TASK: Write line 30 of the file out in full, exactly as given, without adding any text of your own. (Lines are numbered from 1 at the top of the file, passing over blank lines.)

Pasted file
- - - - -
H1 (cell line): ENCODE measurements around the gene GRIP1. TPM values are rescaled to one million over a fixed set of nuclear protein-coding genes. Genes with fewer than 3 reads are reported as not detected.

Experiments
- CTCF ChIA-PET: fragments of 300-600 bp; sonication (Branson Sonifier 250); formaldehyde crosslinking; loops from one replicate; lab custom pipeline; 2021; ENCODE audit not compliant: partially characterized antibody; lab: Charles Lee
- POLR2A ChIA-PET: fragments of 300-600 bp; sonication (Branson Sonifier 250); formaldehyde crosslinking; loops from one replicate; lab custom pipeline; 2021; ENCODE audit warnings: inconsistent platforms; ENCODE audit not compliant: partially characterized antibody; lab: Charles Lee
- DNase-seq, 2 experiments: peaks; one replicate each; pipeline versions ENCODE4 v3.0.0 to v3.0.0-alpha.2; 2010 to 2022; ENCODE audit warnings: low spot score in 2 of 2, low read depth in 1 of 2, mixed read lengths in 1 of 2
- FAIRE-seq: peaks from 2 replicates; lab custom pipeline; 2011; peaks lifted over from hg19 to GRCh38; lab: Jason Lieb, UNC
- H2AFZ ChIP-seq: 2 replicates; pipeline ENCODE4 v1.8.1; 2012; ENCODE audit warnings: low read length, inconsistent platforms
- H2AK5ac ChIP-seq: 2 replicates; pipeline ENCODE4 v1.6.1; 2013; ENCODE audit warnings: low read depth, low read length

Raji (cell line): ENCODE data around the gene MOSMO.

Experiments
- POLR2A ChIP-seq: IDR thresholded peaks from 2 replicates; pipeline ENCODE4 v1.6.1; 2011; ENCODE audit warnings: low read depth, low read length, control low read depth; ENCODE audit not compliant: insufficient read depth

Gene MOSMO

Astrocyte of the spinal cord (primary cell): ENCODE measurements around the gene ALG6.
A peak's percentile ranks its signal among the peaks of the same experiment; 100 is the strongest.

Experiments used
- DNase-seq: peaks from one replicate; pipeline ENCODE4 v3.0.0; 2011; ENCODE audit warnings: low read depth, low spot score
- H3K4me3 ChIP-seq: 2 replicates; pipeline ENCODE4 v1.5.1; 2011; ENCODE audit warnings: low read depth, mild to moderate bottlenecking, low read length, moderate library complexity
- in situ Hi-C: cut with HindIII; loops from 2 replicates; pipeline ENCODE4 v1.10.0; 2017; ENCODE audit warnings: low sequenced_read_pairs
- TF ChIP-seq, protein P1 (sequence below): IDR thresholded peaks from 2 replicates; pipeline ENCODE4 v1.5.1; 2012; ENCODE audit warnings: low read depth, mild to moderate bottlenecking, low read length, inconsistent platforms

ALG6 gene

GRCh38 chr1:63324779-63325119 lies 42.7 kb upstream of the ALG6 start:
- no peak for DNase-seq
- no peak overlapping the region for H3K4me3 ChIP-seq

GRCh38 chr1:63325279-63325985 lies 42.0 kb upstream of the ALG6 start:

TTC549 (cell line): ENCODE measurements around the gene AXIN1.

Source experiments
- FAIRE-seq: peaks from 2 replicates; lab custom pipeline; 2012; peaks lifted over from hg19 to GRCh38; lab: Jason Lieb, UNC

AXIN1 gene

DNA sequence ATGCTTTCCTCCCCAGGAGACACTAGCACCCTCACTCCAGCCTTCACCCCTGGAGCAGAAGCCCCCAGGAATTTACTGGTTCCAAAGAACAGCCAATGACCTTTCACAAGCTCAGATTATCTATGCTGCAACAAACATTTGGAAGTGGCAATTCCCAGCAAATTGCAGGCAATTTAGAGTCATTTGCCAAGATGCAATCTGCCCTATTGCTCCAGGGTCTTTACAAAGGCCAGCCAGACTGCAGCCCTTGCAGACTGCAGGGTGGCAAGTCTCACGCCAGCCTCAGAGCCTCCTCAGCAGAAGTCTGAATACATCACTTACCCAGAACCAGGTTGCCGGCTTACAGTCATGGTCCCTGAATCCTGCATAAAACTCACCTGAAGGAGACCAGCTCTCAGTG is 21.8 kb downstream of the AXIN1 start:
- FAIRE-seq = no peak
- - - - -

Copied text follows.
- FAIRE-seq = no peak